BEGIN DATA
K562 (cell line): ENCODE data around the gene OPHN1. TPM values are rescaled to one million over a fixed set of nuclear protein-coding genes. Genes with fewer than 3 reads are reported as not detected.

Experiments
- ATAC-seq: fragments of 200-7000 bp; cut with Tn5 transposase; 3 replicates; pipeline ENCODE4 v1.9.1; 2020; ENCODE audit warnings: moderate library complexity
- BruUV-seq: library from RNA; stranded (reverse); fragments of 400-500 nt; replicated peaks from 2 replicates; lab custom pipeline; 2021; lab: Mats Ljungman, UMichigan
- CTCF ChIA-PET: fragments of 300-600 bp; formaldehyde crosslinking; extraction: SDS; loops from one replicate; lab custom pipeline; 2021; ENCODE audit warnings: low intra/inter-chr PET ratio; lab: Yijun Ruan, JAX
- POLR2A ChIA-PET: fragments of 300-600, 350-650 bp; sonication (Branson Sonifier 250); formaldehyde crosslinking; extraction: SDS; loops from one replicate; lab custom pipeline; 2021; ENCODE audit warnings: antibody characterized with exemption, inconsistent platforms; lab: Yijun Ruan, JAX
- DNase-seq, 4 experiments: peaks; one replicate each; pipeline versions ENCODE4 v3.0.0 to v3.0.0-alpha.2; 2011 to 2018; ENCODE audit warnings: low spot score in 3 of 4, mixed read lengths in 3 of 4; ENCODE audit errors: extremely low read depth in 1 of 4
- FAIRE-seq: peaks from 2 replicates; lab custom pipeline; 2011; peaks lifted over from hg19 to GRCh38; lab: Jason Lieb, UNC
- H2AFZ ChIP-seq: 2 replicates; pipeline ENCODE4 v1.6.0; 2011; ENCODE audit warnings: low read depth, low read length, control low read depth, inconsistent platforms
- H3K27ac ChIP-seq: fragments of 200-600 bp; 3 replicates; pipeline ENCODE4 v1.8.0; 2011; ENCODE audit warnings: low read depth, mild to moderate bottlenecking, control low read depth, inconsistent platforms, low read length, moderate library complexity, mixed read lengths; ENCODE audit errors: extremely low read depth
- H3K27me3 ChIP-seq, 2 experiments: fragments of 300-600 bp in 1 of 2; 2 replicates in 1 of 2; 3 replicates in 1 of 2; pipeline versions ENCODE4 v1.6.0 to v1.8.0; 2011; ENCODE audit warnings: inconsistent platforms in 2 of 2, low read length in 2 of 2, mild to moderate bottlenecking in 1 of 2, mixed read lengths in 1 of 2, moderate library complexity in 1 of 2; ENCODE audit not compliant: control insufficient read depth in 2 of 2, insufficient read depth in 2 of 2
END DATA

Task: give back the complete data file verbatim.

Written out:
K562 (cell line): ENCODE data around the gene OPHN1. TPM values are rescaled to one million over a fixed set of nuclear protein-coding genes. Genes with fewer than 3 reads are reported as not detected.

Experiments
- ATAC-seq: fragments of 200-7000 bp; cut with Tn5 transposase; 3 replicates; pipeline ENCODE4 v1.9.1; 2020; ENCODE audit warnings: moderate library complexity
- BruUV-seq: library from RNA; stranded (reverse); fragments of 400-500 nt; replicated peaks from 2 replicates; lab custom pipeline; 2021; lab: Mats Ljungman, UMichigan
- CTCF ChIA-PET: fragments of 300-600 bp; formaldehyde crosslinking; extraction: SDS; loops from one replicate; lab custom pipeline; 2021; ENCODE audit warnings: low intra/inter-chr PET ratio; lab: Yijun Ruan, JAX
- POLR2A ChIA-PET: fragments of 300-600, 350-650 bp; sonication (Branson Sonifier 250); formaldehyde crosslinking; extraction: SDS; loops from one replicate; lab custom pipeline; 2021; ENCODE audit warnings: antibody characterized with exemption, inconsistent platforms; lab: Yijun Ruan, JAX
- DNase-seq, 4 experiments: peaks; one replicate each; pipeline versions ENCODE4 v3.0.0 to v3.0.0-alpha.2; 2011 to 2018; ENCODE audit warnings: low spot score in 3 of 4, mixed read lengths in 3 of 4; ENCODE audit errors: extremely low read depth in 1 of 4
- FAIRE-seq: peaks from 2 replicates; lab custom pipeline; 2011; peaks lifted over from hg19 to GRCh38; lab: Jason Lieb, UNC
- H2AFZ ChIP-seq: 2 replicates; pipeline ENCODE4 v1.6.0; 2011; ENCODE audit warnings: low read depth, low read length, control low read depth, inconsistent platforms
- H3K27ac ChIP-seq: fragments of 200-600 bp; 3 replicates; pipeline ENCODE4 v1.8.0; 2011; ENCODE audit warnings: low read depth, mild to moderate bottlenecking, control low read depth, inconsistent platforms, low read length, moderate library complexity, mixed read lengths; ENCODE audit errors: extremely low read depth
- H3K27me3 ChIP-seq, 2 experiments: fragments of 300-600 bp in 1 of 2; 2 replicates in 1 of 2; 3 replicates in 1 of 2; pipeline versions ENCODE4 v1.6.0 to v1.8.0; 2011; ENCODE audit warnings: inconsistent platforms in 2 of 2, low read length in 2 of 2, mild to moderate bottlenecking in 1 of 2, mixed read lengths in 1 of 2, moderate library complexity in 1 of 2; ENCODE audit not compliant: control insufficient read depth in 2 of 2, insufficient read depth in 2 of 2